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Julie M. Harris, Paul B. Hibbard, Joanna Brooks, Alasdair Anderson; Biases in relative depth perception linked to configuration in the scene. Journal of Vision 2007;7(9):822. doi: https://doi.org/10.1167/7.9.822.
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© ARVO (1962-2015); The Authors (2016-present)
When combined with information about distance, binocular disparity can be used to judge shape. It is usually assumed that disparity information is used veridically, with observed systematic errors attributed to mis-estimation of viewing distance. Here we present data that challenges this assumption, demonstrating perceptual biases that appear to be due to an object?s elevation in a scene.
Observers viewed a simple scene consisting of a pair of dots arranged one above the other, 5cm apart. Depth was conveyed via binocular disparity using a Wheatstone stereoscope. The dots were presented at different depths, on average 10cm apart (21 min arc at D = 1m). For example, in one configuration the upper dot was as far behind the fixation plane as the lower dot was in front. Using a 2AFC method, observers were asked in which interval the distance in depth between the dots was longer. We compared conditions in which a test stimulus was presented in the same configuration as the fixed standard stimulus (e.g. test and standard: upper dot far, lower dot near), with conditions in which the configurations were opposite (e.g. test: upper far, lower near; standard: upper near, lower far).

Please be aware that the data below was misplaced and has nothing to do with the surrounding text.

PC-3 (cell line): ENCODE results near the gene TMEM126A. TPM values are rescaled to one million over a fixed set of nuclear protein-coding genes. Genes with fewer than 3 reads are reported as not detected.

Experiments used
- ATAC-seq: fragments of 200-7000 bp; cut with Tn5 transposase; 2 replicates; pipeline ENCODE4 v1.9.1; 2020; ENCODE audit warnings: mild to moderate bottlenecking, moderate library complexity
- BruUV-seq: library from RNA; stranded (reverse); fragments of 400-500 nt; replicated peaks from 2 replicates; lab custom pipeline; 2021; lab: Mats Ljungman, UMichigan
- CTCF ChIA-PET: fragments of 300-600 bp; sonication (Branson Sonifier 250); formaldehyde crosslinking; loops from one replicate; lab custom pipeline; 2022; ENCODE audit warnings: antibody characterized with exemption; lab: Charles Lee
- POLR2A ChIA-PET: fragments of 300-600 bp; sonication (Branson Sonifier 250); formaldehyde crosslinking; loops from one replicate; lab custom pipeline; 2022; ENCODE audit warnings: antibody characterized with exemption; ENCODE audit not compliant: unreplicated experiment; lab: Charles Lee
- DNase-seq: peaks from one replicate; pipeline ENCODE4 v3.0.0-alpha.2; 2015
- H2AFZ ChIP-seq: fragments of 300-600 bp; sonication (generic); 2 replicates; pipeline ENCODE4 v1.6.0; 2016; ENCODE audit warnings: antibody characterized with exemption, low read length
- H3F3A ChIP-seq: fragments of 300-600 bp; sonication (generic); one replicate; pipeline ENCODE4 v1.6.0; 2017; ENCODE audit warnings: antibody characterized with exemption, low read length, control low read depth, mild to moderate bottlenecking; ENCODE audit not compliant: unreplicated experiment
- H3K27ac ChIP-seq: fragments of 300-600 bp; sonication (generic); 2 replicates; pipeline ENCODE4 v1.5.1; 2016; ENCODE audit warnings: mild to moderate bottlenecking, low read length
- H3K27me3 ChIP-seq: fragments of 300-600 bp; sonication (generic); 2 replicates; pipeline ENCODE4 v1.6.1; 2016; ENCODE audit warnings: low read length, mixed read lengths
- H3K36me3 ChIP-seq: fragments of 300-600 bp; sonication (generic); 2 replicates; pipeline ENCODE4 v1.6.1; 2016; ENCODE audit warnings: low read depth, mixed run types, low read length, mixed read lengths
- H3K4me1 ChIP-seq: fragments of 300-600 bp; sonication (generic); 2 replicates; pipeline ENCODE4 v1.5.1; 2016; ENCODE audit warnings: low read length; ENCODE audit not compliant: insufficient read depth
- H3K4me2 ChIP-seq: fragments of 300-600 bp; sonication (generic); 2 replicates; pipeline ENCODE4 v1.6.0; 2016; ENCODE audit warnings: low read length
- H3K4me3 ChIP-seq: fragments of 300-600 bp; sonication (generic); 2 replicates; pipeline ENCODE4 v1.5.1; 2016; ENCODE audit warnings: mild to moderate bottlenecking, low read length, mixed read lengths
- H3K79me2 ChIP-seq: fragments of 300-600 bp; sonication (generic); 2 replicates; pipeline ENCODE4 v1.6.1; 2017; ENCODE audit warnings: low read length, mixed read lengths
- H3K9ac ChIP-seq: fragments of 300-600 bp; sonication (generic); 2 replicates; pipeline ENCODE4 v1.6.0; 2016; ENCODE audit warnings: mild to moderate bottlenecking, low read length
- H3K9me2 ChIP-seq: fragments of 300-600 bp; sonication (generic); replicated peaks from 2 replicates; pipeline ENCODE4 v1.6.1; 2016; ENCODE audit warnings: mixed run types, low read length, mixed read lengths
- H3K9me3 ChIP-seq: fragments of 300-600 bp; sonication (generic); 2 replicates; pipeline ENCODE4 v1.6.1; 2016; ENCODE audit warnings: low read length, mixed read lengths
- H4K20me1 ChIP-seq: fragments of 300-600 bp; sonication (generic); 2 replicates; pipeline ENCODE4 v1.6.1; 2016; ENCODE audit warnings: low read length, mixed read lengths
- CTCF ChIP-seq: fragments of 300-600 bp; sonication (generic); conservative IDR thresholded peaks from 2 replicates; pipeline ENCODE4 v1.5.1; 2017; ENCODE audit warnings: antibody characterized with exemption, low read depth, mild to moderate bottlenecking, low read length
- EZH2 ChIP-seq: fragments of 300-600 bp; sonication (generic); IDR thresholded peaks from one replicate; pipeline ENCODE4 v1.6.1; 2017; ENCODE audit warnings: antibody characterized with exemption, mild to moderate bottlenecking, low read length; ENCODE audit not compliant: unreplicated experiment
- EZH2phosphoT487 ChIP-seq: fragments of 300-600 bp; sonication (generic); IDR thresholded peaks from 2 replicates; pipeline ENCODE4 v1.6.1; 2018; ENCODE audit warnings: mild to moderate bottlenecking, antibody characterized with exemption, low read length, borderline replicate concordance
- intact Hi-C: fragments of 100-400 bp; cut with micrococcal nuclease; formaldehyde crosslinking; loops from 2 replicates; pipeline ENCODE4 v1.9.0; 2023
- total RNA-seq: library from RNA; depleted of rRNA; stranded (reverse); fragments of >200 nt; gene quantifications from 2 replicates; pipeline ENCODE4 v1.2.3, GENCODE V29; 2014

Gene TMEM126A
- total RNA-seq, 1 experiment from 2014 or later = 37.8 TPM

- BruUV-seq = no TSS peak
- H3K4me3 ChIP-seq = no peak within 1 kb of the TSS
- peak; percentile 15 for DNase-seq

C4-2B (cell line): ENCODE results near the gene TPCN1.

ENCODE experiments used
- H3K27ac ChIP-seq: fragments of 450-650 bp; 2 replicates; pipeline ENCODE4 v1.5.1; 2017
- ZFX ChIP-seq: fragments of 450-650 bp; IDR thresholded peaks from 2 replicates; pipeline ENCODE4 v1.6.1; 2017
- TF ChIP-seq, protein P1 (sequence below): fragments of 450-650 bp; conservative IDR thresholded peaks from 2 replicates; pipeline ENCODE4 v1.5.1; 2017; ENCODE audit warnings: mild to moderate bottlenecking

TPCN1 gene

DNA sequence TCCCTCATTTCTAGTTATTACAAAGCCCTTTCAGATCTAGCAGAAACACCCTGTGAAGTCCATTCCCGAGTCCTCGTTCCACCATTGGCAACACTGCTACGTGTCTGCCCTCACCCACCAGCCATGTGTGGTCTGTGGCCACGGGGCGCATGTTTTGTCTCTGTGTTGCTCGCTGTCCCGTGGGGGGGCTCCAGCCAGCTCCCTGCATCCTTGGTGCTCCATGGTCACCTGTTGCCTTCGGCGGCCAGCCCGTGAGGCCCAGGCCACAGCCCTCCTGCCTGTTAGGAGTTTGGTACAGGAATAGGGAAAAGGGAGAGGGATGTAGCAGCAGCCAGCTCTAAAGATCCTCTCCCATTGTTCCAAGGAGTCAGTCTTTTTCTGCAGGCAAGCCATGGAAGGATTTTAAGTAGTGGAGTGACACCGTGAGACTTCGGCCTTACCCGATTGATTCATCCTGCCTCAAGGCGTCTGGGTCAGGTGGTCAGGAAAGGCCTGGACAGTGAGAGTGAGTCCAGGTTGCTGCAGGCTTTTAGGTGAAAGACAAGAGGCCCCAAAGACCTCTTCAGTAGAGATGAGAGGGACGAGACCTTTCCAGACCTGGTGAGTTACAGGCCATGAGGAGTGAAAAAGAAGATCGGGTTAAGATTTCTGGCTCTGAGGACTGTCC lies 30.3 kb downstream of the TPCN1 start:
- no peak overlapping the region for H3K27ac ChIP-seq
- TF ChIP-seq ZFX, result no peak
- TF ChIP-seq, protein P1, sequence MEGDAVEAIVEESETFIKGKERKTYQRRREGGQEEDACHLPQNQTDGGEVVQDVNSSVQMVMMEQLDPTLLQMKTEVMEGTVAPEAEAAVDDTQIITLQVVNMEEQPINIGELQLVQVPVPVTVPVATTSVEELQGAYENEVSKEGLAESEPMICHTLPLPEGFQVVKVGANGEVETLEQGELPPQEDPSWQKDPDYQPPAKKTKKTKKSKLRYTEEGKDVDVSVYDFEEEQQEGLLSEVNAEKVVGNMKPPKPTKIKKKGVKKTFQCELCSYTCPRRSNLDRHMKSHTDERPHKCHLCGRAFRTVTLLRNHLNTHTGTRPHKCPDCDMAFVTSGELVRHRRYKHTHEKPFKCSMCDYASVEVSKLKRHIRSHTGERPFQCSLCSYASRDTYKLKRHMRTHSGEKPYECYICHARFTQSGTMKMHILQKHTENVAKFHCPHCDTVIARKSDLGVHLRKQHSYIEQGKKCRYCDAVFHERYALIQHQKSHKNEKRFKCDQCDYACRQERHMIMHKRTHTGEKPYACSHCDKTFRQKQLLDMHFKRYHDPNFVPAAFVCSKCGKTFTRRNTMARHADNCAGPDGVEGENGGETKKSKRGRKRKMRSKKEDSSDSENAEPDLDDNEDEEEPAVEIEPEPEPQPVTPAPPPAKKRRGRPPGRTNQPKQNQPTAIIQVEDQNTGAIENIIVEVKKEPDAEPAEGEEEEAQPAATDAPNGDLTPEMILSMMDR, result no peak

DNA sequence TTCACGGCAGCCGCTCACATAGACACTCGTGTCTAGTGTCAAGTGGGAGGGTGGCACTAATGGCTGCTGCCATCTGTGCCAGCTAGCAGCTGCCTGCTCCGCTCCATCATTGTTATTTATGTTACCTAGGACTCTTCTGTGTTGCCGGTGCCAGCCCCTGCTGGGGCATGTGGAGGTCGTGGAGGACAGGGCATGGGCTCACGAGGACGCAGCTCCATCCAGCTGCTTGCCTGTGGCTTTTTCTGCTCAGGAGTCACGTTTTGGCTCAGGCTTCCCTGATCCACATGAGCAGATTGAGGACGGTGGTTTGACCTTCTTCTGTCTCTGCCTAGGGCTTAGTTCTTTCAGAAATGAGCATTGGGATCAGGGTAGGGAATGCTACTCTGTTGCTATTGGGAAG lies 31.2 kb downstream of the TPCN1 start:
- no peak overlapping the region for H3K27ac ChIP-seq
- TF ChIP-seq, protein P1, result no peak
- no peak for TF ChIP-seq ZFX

Points of subjective equality (PSE) were collected from fitted psychometric functions. When configurations were the same for test and standard, the PSE was close to the value of the standard, as expected. When the configurations were opposite, some observers showed biases consistent with target separation being perceived as relatively larger for the upper-far, lower-near configuration. These results suggest that relative distance perception can vary depending on whether the same disparity information is presented in the upper or lower part of the scene. This could be linked to the known bias in the distributions of disparities present in real scenes (Hibbard & Bouzit, 2005, Spatial Vision).
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